Gov. Mike Dunleavy needs to brush up on the state laws dealing with his recall.
Dunleavy has already said that he sees no legal justification for a recall, but the process will proceed. It will likely go to the courts when Attorney General Kevin Clarkson reveals whatever legal grounds he has invented to reject the petition.
The legal questions are fairly simple, however, and the courts will not allow the governor and his allies to drag this out for years.
The strongest claim against Dunleavy is that he refused to follow the law and appoint a judge on the required timetable. The facts about that are not in doubt and the history of recall cases in Alaska shows a preference by the courts to allow recall campaigns to advance to the ballot.
Motivated in large part by Dunleavy’s budget bungling, about 50,000 Alaskans signed the recall petition in about a month, with no significant spending on advertising or promotion.
Dunleavy ignored months of public testimony about his ill-advised budget and went ahead in June with vetoes opposed by the public and a majority of the Legislature. The recall captured his attention in August and forced him to make a $150 million retreat, but he won’t admit it.
According to Dunleavy, some recall supporters have changed their minds. They may have “buyer’s remorse and they actually like some of the things that I have done.”
In a series of interviews with right-wing outlets and speeches to Republicans, Dunleavy blames the recall on those who opposed his election a year ago, the same people who don’t like President Donald Trump. He claims that his support of Trump is a “big part” of the recall campaign.
The effort to align himself with a beleaguered Trump appears to be aimed at generating support, attention and financial contributions from the Lower 48.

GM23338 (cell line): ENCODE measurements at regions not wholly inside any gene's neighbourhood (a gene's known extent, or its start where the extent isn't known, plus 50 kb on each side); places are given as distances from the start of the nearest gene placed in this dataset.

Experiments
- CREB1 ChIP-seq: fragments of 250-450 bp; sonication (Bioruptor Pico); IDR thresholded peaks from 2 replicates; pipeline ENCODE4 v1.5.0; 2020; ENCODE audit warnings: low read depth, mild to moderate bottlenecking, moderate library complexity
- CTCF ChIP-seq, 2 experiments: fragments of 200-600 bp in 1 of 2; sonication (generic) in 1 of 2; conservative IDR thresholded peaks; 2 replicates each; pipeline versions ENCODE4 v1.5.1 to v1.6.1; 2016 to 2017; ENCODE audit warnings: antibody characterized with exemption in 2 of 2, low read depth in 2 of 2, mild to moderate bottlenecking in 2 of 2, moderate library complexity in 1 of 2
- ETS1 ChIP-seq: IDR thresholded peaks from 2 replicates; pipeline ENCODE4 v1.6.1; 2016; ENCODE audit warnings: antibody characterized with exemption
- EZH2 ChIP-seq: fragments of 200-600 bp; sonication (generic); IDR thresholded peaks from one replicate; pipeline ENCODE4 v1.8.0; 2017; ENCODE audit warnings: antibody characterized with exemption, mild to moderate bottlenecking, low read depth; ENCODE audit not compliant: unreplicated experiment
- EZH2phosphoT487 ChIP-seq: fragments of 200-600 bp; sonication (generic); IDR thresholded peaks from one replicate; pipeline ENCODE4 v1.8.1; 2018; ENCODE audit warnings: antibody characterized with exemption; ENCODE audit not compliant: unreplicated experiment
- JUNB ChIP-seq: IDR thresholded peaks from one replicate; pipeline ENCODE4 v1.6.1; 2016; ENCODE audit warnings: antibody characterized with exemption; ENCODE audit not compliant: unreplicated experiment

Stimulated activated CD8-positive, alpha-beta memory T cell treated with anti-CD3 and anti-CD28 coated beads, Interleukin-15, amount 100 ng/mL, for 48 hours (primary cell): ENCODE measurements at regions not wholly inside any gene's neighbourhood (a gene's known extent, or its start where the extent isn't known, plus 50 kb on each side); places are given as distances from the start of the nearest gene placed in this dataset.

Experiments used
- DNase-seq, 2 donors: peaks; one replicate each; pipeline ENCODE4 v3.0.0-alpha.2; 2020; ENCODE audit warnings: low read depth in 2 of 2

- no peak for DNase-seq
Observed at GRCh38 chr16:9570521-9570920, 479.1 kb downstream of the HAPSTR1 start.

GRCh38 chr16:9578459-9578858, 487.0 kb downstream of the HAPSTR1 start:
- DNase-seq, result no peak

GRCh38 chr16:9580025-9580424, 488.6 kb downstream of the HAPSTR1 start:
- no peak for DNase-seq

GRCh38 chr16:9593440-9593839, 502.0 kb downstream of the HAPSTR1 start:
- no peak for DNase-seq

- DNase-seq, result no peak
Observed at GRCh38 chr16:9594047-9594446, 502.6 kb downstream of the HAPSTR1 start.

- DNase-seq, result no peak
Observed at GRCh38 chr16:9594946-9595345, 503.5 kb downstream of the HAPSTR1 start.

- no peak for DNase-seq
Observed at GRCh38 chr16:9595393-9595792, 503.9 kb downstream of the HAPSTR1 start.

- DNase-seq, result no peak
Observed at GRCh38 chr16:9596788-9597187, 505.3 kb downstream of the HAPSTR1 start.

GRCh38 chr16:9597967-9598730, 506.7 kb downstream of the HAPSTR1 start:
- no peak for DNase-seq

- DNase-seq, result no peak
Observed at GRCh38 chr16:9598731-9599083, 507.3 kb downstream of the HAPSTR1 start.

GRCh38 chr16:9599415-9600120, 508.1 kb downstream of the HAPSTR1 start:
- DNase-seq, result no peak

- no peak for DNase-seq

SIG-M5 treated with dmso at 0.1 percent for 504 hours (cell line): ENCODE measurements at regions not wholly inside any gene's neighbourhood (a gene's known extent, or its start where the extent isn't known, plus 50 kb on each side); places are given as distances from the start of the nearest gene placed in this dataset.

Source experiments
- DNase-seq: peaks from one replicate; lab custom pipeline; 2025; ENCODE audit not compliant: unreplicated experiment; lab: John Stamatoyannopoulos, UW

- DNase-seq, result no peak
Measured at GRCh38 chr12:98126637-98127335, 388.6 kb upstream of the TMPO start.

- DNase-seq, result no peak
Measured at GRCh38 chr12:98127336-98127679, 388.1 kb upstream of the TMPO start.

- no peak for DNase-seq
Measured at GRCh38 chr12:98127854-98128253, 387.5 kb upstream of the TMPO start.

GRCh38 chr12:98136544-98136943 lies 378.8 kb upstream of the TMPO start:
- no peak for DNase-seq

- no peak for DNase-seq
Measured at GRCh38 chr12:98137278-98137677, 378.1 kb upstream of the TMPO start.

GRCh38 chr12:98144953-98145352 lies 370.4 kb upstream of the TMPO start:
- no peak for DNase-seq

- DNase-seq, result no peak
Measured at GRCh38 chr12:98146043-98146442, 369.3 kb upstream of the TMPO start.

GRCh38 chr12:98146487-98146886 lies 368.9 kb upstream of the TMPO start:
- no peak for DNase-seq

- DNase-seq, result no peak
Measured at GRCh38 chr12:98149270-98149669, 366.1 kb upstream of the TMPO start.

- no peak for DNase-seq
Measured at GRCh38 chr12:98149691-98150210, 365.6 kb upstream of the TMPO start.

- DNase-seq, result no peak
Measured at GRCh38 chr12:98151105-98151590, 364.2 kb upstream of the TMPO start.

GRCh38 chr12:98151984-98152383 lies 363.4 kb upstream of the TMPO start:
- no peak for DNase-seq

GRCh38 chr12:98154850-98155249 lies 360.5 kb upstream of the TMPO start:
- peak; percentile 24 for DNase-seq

“The interesting thing is, just like the president, people were talking about a recall just two months after I was elected, two months into a term,” Dunleavy told right-wing radio host Joe Pags.
“And so, just like the president who they were talking about potentially impeaching even before he got into office, it’s a tool for folks on the left that did not win an election.”
“And so this is really about the people of Alaska, less about me, but what they wanted and what I’m implementing, these folks are trying to take away through a potential recall,” Dunleavy said.
He said, “We’re confident that once we get our message really going and explain to people what happened, that hopefully this will allow us to get back to governing and stop the recall issue.”
Dunleavy passed on some misinformation to Pags about the laws governing the recall campaign in Alaska and the process ahead.
He told Pags that if the state certifies the “petition for recall then it goes on the ballot in a special election. And basically the question is, ‘Do you wish to retain the governor of Alaska or not?’ If I’m retained, it’s over. We continue our term. If not, then the lieutenant governor is in there for a placeholder until there’s a special election.”
But that’s not the process.
If the state certifies the recall petition or if the courts order the state to do so — which is more likely — there will be a second round of signature gathering. The recall proponents will need to collect more than 71,250 signatures of Alaska voters to force an election. The details are here.
After the signatures are verified, the Division of Elections will hold an election in 60 to 90 days.
If a majority of voters decide to recall Dunleavy, he will be removed from office and Lt. Gov. Kevin Meyer will become governor. Meyer would serve, not as a placeholder until a special election is called, but until the term ends in 2022.
Article III, Section 11 of the Alaska Constitution puts it this way: “In case of a vacancy in the office of governor for any reason, the lieutenant governor shall succeed to the office for the remainder of the term.
More than a quarter-century ago, a Fairbanks Superior Court found Lt. Gov. Jack Coghill subject to a recall because he had not read the election statutes and had said so in public. The Coghill recall, which never advanced, did not have the public support that the Dunleavy recall has.
Dermot Cole is a longtime Alaskan, an author of several history books and a former Daily News-Miner staff columnist who now writes an occasional column on Alaska politics and history. His email address is email@example.com.